After Dark Diwali And Muted Ningol Chakouba, Gloomy Christmas In Manipur
After a dark Diwali, Christmas in Manipur will be a sorrowful event this year with a significant number of people having no resources to go to church. Thousands of internally displaced people in Manipur have been in relief camps for almost 8 months.
After a dark Diwali, Christmas in Manipur will be a sorrowful event this year with a significant number of people having no resources to go to church. Thousands of internally displaced people in Manipur have been in relief camps for almost eight months. Many have just buried their loved ones, and many are yet to find the bodies.
Ethnic clashes broke out in Manipur on May 3 following a protest by the hill-majority Kuki tribes against the valley-majority Meiteis over the Meiteis' demand for the affirmative action Scheduled Tribes (ST) policy.
Both communities have seen their places of worship destroyed in the mob violence.
"This time it would be a low-key Christmas, only normal church service would happen. There would be no singing, no feasting together," said Sasang, who lives in a relief camp in Churachandpur.
Manipur's economy has been affected by the violence, with Christmas shopping next to nothing. "Hardly anyone is spending this Christmas as they have run out of money. Many have not got their salaries yet," Ravmeet, a cloth merchant from Churachandpur, told NDTV.
Another person in a relief camp said it would be impossible to meet friends and family this Christmas. "We are staying with great difficulty. Our church, our houses have been burnt down. We won't be able to meet our friends and relatives as we all are now far apart," said Lhaineilam, who lives in a relief camp.
Many Christians living in the state capital Imphal, including Meitei Christians, have decided to forego the celebrations this year considering the magnitude of the situation and in solidarity with those in relief camps.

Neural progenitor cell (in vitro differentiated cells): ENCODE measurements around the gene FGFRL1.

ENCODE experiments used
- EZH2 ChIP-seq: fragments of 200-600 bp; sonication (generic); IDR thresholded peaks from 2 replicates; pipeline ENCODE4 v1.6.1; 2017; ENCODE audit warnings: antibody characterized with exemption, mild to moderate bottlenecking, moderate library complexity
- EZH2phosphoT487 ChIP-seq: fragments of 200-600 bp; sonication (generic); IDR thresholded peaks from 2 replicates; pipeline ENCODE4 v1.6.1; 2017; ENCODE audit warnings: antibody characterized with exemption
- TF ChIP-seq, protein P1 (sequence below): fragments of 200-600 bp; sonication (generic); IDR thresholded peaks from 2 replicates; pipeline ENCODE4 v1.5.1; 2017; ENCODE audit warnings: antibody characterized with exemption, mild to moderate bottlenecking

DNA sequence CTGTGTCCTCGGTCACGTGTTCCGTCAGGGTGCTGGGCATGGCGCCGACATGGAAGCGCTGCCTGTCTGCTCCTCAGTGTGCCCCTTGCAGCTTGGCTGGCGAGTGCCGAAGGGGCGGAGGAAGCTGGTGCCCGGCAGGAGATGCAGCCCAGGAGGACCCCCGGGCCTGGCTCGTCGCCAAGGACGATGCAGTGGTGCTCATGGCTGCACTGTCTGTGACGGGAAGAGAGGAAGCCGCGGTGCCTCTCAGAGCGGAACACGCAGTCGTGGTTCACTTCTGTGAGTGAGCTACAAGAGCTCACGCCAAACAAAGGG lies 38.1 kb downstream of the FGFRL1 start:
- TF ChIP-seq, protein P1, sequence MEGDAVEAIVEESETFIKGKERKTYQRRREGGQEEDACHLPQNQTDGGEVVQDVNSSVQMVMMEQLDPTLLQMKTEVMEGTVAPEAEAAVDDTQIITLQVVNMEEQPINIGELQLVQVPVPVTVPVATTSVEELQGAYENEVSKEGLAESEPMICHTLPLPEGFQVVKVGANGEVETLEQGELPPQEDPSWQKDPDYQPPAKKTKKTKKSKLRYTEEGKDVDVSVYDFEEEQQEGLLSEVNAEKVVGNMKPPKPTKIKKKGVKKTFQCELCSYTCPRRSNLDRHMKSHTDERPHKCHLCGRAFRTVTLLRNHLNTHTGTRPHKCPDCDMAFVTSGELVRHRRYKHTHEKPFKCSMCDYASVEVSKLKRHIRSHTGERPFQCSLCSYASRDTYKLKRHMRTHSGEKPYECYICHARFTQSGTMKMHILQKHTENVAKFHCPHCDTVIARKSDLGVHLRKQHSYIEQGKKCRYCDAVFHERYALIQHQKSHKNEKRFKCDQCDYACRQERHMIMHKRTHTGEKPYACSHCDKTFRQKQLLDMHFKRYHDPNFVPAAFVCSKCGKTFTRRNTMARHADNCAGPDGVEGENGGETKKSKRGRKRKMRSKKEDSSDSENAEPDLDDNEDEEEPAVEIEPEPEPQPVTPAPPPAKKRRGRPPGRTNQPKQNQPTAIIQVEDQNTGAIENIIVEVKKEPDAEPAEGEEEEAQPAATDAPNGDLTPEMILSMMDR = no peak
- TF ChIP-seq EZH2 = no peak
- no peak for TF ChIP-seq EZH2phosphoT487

The Kuki group Indigenous Tribal Leaders Forum (ITLF) has asked people in Churachandpur district not to indulge in "overtly conspicuous" celebrations.
"This time we have asked people to celebrate among themselves and help others to celebrate by extending resources to those who are left marginalised in the crisis," said Kaipam Kamrang, the pastor of Tangkhul Baptist Church in Imphal.
Thuireisang Ssinglai, a shopkeeper in Imphal, said they saw good sales last year. "But this time it is different," the shopkeeper said.
Manipur has already seen a "dark Diwali" and the gloomiest Ningol Chakouba, which the Meitei community celebrates after Diwali, and is similar to Bhai Dooj except that in Manipur it is the brothers who welcome their sisters from their matrimonial homes for a grand feast.
The Supreme Court on November 29 specifically pointed out the role of some civil society groups in keeping tensions in Manipur simmering, during a hearing on burying bodies kept in morgues. Ordering the petitioners to bury the dead respectfully in designated sites instead of government land, the Supreme Court had said the petition appeared like an "idea only to keep the pot boiling."